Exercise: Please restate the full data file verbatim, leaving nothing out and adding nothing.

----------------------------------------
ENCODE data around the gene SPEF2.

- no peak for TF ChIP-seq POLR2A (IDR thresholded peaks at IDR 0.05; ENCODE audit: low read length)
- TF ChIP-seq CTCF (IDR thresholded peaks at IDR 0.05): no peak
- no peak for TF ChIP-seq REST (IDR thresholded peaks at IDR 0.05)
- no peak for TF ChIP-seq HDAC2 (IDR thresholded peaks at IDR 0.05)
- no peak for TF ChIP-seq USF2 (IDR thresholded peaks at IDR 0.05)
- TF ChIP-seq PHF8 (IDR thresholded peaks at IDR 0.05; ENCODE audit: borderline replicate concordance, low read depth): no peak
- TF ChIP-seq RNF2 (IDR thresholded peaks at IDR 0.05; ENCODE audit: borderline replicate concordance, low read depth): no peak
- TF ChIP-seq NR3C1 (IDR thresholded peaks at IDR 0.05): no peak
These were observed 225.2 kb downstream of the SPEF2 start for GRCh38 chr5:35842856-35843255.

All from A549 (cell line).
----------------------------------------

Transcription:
ENCODE data around the gene SPEF2.

- no peak for TF ChIP-seq POLR2A (IDR thresholded peaks at IDR 0.05; ENCODE audit: low read length)
- TF ChIP-seq CTCF (IDR thresholded peaks at IDR 0.05): no peak
- no peak for TF ChIP-seq REST (IDR thresholded peaks at IDR 0.05)
- no peak for TF ChIP-seq HDAC2 (IDR thresholded peaks at IDR 0.05)
- no peak for TF ChIP-seq USF2 (IDR thresholded peaks at IDR 0.05)
- TF ChIP-seq PHF8 (IDR thresholded peaks at IDR 0.05; ENCODE audit: borderline replicate concordance, low read depth): no peak
- TF ChIP-seq RNF2 (IDR thresholded peaks at IDR 0.05; ENCODE audit: borderline replicate concordance, low read depth): no peak
- TF ChIP-seq NR3C1 (IDR thresholded peaks at IDR 0.05): no peak
These were observed 225.2 kb downstream of the SPEF2 start for GRCh38 chr5:35842856-35843255.

All from A549 (cell line).